The economic value of increasing geospatial access to tetanus toxoid immunization in Mozambique

Leila A. Haidari, Shawn T. Brown, Dagna Constenla, Eli Zenkov, Marie Ferguson, Gatien de Broucker, Sachiko Ozawa, Samantha Clark, Bruce Y. Lee

Research output: Contribution to journalArticle

Abstract

Background: With tetanus being a leading cause of maternal and neonatal morbidity and mortality in low and middle income countries, ensuring that pregnant women have geographic access to tetanus toxoid (TT) immunization can be important. However, immunization locations in many systems may not be placed to optimize access across the population. Issues of access must be addressed for vaccines such as TT to reach their full potential. Methods: To assess how TT immunization locations meet population demand in Mozambique, our team developed and utilized SIGMA (Strategic Integrated Geo-temporal Mapping Application) to quantify how many pregnant women are reachable by existing TT immunization locations, how many cannot access these locations, and the potential costs and disease burden of not covering geographically harder-to-reach populations. Sensitivity analyses covered a range of catchment area sizes to include realistic travel distances and to determine the area some locations would need to cover in order for the existing system to reach at least 99% of the target population. Results: For 99% of the population to reach health centers, people would be required to travel up to 35. km. Limiting this distance to 15. km would result in 5450 (3033-7108) annual cases of neonatal tetanus that could be prevented by TT, 144,240 (79,878-192,866) DALYs, and $110,691,979 ($56,180,326-$159,516,629) in treatment costs and productivity losses. A catchment area radius of 5. km would lead to 17,841 (9929-23,271) annual cases of neonatal tetanus that could be prevented by TT, resulting in 472,234 (261,517-631,432) DALYs and $362,399,320 ($183,931,229-$522,248,480) in treatment costs and productivity losses. Conclusion: TT immunization locations are not geographically accessible by a significant proportion of pregnant women, resulting in substantial healthcare and productivity costs that could potentially be averted by adding or reconfiguring TT immunization locations. The resulting cost savings of covering these harder to reach populations could help pay for establishing additional immunization locations.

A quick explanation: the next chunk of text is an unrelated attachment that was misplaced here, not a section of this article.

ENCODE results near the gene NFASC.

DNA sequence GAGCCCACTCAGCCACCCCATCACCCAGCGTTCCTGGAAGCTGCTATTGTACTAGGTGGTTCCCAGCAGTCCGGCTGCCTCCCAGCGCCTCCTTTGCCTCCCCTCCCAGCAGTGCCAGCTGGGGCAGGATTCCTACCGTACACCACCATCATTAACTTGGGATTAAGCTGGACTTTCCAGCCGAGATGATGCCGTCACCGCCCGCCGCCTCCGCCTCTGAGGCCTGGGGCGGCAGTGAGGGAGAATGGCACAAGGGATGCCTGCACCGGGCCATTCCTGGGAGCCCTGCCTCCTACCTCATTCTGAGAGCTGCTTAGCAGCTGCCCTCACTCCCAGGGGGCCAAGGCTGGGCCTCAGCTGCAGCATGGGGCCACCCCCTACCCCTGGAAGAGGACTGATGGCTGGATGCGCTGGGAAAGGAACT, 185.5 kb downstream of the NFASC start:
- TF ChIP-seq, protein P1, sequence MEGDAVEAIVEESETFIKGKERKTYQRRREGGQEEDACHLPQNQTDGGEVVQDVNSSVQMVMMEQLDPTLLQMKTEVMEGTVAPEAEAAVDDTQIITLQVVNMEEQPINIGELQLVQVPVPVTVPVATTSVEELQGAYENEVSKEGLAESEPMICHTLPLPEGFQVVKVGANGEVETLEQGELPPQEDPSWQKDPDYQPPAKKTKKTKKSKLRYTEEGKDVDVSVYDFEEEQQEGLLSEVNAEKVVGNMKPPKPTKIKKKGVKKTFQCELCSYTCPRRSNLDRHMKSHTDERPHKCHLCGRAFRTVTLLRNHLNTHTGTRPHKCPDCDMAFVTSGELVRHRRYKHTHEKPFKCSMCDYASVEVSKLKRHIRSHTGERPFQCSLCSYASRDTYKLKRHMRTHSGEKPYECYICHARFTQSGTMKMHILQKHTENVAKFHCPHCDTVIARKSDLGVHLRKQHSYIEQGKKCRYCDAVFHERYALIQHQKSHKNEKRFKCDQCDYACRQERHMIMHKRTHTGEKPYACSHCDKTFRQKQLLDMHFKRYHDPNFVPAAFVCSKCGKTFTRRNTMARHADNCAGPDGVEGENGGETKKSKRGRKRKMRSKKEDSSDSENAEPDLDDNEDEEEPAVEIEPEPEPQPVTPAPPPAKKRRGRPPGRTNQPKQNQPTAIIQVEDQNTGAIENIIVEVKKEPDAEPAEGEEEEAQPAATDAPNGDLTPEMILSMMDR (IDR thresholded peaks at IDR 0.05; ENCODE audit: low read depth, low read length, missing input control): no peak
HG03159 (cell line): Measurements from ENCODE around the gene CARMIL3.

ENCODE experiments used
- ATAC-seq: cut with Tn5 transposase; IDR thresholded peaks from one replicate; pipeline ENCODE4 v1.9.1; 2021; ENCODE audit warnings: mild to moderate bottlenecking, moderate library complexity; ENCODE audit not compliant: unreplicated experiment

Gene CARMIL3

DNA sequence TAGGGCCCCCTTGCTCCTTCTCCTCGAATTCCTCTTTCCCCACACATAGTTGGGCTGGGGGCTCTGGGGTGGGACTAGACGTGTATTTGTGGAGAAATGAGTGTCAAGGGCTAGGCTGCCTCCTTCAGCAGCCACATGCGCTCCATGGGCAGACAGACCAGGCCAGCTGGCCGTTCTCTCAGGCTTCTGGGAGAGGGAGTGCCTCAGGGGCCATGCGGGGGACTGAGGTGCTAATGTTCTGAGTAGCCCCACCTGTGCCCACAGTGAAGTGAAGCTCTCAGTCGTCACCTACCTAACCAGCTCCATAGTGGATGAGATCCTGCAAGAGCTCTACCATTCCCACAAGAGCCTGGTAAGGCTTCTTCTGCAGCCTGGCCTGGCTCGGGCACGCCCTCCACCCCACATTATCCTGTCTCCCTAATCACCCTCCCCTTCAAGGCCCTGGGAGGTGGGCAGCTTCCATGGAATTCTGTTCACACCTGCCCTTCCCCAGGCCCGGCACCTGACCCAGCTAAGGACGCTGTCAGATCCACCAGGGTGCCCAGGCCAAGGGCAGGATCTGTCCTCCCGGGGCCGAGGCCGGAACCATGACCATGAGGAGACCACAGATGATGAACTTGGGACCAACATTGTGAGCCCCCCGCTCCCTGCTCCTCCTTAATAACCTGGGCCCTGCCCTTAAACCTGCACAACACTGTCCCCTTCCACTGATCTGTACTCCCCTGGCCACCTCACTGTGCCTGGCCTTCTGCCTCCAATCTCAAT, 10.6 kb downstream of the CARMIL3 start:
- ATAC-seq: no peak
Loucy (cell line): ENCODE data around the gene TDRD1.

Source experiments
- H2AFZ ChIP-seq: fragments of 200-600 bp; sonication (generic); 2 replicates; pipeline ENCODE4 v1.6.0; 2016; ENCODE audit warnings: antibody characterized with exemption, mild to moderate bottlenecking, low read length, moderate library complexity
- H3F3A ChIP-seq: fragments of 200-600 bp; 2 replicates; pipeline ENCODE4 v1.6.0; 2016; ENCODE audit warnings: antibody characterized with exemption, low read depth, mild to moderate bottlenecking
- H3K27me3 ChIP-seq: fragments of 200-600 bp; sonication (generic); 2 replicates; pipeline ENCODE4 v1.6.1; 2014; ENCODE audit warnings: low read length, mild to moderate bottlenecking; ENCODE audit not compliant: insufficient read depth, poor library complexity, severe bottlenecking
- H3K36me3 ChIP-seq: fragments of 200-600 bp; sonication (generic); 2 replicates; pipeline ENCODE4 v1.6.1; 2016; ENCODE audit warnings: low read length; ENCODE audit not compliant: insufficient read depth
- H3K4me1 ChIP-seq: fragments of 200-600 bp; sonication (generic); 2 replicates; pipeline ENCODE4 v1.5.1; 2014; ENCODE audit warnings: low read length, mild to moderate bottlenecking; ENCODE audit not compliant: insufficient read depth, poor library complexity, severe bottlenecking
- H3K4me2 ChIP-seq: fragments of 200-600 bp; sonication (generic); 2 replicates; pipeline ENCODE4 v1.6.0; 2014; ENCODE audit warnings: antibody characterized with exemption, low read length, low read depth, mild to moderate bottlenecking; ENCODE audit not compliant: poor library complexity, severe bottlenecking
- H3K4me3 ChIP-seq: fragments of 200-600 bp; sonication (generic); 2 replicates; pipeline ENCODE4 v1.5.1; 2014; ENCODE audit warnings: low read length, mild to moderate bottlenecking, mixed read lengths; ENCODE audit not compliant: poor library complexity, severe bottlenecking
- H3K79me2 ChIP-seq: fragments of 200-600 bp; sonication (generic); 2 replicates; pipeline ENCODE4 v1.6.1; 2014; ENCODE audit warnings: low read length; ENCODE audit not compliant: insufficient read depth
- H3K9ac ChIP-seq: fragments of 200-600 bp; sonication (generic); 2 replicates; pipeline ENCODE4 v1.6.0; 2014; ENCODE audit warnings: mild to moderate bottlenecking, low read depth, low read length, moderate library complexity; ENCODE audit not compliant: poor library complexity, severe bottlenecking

Original languageEnglish (US)
JournalVaccine
DOIs
StateAccepted/In press - Apr 11 2016

Keywords

  • Access
  • Geospatial analysis
  • Immunization
  • Tetanus

ASJC Scopus subject areas

  • Immunology and Microbiology(all)
  • Infectious Diseases
  • Public Health, Environmental and Occupational Health
  • veterinary(all)
  • Molecular Medicine

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